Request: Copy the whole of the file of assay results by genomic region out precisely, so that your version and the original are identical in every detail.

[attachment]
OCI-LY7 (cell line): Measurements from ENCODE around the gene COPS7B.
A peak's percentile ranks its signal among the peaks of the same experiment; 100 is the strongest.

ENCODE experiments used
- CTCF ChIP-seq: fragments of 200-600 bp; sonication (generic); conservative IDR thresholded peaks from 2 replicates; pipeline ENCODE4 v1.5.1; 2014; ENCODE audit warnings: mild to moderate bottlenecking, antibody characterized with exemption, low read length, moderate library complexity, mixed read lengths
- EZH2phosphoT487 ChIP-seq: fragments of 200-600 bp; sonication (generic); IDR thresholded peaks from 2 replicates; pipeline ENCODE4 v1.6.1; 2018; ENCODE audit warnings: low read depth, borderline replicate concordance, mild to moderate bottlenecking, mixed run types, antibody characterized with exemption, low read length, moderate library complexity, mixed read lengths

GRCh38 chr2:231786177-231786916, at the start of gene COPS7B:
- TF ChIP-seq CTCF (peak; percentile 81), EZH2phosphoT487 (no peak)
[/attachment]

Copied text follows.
OCI-LY7 (cell line): Measurements from ENCODE around the gene COPS7B.
A peak's percentile ranks its signal among the peaks of the same experiment; 100 is the strongest.

ENCODE experiments used
- CTCF ChIP-seq: fragments of 200-600 bp; sonication (generic); conservative IDR thresholded peaks from 2 replicates; pipeline ENCODE4 v1.5.1; 2014; ENCODE audit warnings: mild to moderate bottlenecking, antibody characterized with exemption, low read length, moderate library complexity, mixed read lengths
- EZH2phosphoT487 ChIP-seq: fragments of 200-600 bp; sonication (generic); IDR thresholded peaks from 2 replicates; pipeline ENCODE4 v1.6.1; 2018; ENCODE audit warnings: low read depth, borderline replicate concordance, mild to moderate bottlenecking, mixed run types, antibody characterized with exemption, low read length, moderate library complexity, mixed read lengths

GRCh38 chr2:231786177-231786916, at the start of gene COPS7B:
- TF ChIP-seq CTCF (peak; percentile 81), EZH2phosphoT487 (no peak)